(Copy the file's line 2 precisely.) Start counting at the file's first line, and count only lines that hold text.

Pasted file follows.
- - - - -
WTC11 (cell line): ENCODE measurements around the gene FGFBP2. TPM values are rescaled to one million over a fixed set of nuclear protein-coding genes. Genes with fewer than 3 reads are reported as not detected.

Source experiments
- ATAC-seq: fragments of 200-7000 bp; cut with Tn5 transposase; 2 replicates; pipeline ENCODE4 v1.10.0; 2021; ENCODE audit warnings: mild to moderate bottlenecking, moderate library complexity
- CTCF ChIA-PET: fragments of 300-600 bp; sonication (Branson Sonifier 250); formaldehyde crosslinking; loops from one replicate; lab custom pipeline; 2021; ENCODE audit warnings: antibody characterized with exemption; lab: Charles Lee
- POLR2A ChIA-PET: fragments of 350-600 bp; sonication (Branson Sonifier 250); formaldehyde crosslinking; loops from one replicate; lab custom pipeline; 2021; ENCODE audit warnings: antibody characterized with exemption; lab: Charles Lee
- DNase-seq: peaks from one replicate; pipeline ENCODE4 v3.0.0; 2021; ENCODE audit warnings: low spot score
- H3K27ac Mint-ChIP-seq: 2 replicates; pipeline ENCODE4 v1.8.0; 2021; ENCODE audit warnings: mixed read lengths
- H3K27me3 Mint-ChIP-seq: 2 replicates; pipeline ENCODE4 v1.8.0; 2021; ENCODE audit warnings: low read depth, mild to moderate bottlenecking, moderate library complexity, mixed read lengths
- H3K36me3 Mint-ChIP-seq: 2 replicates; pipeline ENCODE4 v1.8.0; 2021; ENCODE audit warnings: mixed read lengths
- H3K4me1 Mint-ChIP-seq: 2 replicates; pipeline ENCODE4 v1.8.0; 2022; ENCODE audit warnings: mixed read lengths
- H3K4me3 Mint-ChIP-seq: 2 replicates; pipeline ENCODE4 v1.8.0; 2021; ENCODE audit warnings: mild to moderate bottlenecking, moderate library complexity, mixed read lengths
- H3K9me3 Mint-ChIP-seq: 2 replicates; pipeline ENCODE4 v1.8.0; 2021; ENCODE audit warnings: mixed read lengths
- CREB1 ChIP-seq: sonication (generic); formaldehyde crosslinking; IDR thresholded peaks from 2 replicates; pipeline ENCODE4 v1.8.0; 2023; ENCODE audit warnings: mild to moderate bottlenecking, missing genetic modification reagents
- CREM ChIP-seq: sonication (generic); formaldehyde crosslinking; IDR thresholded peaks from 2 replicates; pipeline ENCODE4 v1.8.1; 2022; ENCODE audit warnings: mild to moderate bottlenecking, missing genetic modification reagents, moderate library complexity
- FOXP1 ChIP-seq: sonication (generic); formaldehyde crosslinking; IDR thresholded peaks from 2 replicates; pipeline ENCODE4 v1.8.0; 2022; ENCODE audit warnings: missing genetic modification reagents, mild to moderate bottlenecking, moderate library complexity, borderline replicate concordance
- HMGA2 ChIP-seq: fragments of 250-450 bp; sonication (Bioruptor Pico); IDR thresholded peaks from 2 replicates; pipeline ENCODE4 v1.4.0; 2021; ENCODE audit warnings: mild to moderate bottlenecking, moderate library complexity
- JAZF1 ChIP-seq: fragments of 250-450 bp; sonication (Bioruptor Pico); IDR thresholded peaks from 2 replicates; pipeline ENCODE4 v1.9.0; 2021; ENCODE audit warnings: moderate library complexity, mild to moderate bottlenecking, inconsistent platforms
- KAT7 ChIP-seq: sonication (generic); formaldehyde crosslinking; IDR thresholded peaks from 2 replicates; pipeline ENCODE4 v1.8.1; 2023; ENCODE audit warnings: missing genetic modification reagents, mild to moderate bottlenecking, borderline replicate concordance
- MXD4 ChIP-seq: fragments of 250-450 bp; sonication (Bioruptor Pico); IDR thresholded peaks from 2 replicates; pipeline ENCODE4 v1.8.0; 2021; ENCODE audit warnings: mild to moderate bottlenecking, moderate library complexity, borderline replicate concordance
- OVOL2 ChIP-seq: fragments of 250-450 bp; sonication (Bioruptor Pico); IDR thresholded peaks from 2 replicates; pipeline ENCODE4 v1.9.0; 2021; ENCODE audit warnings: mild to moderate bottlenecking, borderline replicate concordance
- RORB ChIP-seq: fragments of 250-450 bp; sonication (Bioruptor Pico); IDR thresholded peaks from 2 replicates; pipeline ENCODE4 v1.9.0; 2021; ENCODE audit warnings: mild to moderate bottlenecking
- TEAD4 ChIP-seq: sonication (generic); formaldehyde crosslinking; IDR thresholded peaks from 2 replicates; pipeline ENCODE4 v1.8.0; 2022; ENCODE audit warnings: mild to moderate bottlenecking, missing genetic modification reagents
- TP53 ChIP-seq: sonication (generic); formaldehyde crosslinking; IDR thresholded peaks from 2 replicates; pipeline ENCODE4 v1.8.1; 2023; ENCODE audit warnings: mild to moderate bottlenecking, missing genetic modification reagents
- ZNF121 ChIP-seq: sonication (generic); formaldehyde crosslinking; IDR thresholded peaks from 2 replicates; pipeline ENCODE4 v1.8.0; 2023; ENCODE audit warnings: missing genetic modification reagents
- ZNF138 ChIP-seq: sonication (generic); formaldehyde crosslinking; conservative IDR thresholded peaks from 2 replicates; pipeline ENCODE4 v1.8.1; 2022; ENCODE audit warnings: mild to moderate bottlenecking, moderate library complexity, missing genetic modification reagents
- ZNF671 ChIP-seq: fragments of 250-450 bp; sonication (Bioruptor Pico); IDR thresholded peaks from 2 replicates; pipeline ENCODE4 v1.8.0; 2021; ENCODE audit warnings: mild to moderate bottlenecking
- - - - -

Source experiments